First I should mention that the outstanding fantasy fiction website Beneath Ceaseless Skies has just published its second anniversary issue. BCS publishes "literary adventure fantasy", quite exactly -- fantasy stories (with the occasional marginally SFnal one) with good attention to literary values and good attention to neat plots and adventure. The current issue is a good introduction if you haven't seen it yet -- a very fine Lord Yamada story by Richard Parks, "Lady of the Ghost Willow"; a good Tony Pi story, "The Curse of Chimere", one of a few he's done recently in a fantastical alternate history concerning Ys and Lyonesse and the cinema -- here we have a movie that apparently can kill you if you watch it; a nice brief Sarah Edwards story, "The Girl Who Tasted the Sea", which hints of a quite intriguing setting in telling of a girl somewhat accidentally setting a birdlike messenger creature free; and finally a fine story of a changeling's role in a war between Faery and Humans, a war seemingly analagous in some ways to WWI: Rosamund Hodges' "More Full of Weeping That You Can Understand".
Second I'll mention why I played hookey from work today -- I went to auditions for WHO WANTS TO BE A MILLIONAIRE at Lumiere Place, a casino on the St. Louis Riverfront. Some may recall that I appeared on that show in its prime time days, back in 2000 or 2001, though I never got to the "hot seat". The daytime show, hosted by Meredith Vieira, has not previously had non-local auditions -- you had to go to New York to try out. But this year they went to a few cities (at least Cincinnati and Seattle besides St. Louis, I think) for auditions. We began by taking a couple of tests -- one movie-oriented, for a planned special series of Movie Trivia shows, and one general trivia. Predictably, I passed the general test, but not the movie test. There followed an interview, and they'll notify us in a few weeks if we are selected or not. I'm not terribly optimistic -- I think they are look for more interesting stories than I have to offer -- I'm too boring, let's face it.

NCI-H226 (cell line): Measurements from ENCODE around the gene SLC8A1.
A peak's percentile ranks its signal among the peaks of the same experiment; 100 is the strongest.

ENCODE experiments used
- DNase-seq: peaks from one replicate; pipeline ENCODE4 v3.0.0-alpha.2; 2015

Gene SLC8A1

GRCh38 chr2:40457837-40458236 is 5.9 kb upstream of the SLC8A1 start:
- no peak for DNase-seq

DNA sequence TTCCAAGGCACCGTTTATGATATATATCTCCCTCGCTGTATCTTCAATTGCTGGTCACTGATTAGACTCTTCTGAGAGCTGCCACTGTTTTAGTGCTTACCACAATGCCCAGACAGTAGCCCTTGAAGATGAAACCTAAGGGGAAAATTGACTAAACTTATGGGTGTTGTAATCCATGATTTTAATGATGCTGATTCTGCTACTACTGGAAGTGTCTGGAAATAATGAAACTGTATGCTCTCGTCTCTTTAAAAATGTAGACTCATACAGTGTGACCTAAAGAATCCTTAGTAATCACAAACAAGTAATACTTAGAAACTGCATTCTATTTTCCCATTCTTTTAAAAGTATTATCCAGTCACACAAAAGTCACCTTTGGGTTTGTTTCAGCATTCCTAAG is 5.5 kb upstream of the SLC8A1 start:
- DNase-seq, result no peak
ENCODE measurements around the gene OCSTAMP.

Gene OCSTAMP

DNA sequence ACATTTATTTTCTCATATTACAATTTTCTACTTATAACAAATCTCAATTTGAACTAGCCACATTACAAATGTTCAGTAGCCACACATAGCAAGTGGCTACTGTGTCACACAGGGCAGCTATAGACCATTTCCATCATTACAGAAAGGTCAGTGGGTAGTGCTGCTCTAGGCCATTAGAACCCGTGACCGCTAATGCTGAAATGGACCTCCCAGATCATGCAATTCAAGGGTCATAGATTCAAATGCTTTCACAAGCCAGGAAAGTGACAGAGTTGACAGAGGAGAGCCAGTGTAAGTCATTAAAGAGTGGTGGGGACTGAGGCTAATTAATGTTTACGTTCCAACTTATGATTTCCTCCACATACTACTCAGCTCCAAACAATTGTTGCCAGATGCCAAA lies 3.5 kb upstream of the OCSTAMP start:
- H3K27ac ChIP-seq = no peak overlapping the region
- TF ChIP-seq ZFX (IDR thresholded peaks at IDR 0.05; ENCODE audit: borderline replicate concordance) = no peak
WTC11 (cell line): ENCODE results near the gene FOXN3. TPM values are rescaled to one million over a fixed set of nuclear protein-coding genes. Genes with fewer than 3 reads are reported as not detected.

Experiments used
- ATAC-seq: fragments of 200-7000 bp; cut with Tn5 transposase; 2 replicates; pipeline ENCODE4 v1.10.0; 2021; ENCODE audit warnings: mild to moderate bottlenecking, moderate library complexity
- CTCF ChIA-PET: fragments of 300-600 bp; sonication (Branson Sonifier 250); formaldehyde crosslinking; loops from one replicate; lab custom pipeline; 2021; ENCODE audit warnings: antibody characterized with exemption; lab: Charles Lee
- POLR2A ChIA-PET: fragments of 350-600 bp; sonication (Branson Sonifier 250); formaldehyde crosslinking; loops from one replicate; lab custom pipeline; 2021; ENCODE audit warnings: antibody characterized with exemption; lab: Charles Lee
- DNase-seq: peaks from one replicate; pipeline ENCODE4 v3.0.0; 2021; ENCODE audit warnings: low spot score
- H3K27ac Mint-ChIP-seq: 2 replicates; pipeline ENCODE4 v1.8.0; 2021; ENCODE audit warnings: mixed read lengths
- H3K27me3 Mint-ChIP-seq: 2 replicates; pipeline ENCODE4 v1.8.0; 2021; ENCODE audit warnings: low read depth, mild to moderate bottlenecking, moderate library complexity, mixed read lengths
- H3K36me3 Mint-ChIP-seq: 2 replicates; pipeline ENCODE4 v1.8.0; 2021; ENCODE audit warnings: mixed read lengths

My wife and I have started watching MAD MEN. We're just into season two now, catching up via Netflix. Excellent show. We're also of course keeping up with our regular shows from last year -- GLEE (disappointing so far this year -- the Britney Spears episode was awful -- but the last episode showed promise), THE OFFICE (not bad this year so far), and MODERN FAMILY (mixed so far this year).
Of course I went to Archon last weekend. I had two panels, neither exactly in my wheelhouse -- one was nominally on how history (and by implication, Alt Hist stories) might have changed if events around the time of the Revolutionary War had gone differently; the other was about the messed up science in SF TV shows. The first panel in particular went very well, based on audience response, even if we drifted rather widely from the original topic. (Panelists besides me were Jim Bakke and Timothy Hays.) The second went pretty well -- lots of talk about medical shows, probably because one panel member was Analog writer and cardiologist H. G. Stratmann. (Other panelists: Jim Bakke and (eventually) Nancy Nutt.)) Other than that I attended a panel on "The Best Book I read This Year", from which I remember in particular Carolyn Ives Gilman recommending David Mitchell's The Thousand Autumns of Jacob de Zoet, which was already of course on my radar screen, after how much I loved Cloud Atlas -- but Carolyn's discussion pushed me to finally buy it. Also a panel on, essentially, pulp era SF, with much interesting discussion by the likes of Lloyd Kropp, Mark Tiedemann, Mike McFadden, and Jim Buck. That was one of those panels where I really wanted to be on the panel itself -- I think I could have contributed a lot. And of course I played in Byron Kerman's annual trivia contest, winning my first round match but then losing. Much fun, as ever. And a lot of contestants!
This was the first year the con was at Westport Plaza, split between the two Sheraton hotels there. This is in Missouri, thus, after some 15 years in Collinsville, IL. I confess it was nice that it was a bit closer to home -- I quite liked the new location.
Recent movies? DATE NIGHT, with Tina Fey and Steve Carell. Good for about half the movie, then it fell apart into absurdity, not redeemed by sufficient jokes. Also A SERIOUS MAN, the most recent Coen Brothers movie, about a Jewish man in about 1970 dealing with his wife's desire for a divorce, his brother's problems with the law, and his son's upcoming Bar Mitzvah, plus goofy neighbors. It's fitifully interesting, but it never quite cohered for me, never became truly absorbing. I'd rank it close to the bottom of their oeuvre, which to be fair still places it well above the average movie.